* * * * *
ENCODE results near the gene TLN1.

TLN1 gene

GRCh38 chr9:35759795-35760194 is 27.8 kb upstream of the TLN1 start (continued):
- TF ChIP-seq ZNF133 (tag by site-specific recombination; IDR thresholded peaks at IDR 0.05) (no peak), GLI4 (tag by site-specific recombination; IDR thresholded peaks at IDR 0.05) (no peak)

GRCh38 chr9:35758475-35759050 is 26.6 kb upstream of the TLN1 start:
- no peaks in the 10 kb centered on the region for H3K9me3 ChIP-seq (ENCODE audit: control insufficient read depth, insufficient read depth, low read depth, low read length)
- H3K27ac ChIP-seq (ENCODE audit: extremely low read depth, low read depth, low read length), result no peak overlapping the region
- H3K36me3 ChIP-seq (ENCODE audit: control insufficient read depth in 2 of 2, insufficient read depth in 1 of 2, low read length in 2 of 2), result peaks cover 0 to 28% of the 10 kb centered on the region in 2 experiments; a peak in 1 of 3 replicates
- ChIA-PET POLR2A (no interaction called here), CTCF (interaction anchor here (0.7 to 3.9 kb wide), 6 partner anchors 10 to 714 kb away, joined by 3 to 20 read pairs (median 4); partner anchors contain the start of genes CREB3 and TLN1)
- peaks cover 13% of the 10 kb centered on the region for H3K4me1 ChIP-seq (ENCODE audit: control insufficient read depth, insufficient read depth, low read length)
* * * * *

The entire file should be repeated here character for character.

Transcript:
ENCODE results near the gene TLN1.

TLN1 gene

GRCh38 chr9:35759795-35760194 is 27.8 kb upstream of the TLN1 start (continued):
- TF ChIP-seq ZNF133 (tag by site-specific recombination; IDR thresholded peaks at IDR 0.05) (no peak), GLI4 (tag by site-specific recombination; IDR thresholded peaks at IDR 0.05) (no peak)

GRCh38 chr9:35758475-35759050 is 26.6 kb upstream of the TLN1 start:
- no peaks in the 10 kb centered on the region for H3K9me3 ChIP-seq (ENCODE audit: control insufficient read depth, insufficient read depth, low read depth, low read length)
- H3K27ac ChIP-seq (ENCODE audit: extremely low read depth, low read depth, low read length), result no peak overlapping the region
- H3K36me3 ChIP-seq (ENCODE audit: control insufficient read depth in 2 of 2, insufficient read depth in 1 of 2, low read length in 2 of 2), result peaks cover 0 to 28% of the 10 kb centered on the region in 2 experiments; a peak in 1 of 3 replicates
- ChIA-PET POLR2A (no interaction called here), CTCF (interaction anchor here (0.7 to 3.9 kb wide), 6 partner anchors 10 to 714 kb away, joined by 3 to 20 read pairs (median 4); partner anchors contain the start of genes CREB3 and TLN1)
- peaks cover 13% of the 10 kb centered on the region for H3K4me1 ChIP-seq (ENCODE audit: control insufficient read depth, insufficient read depth, low read length)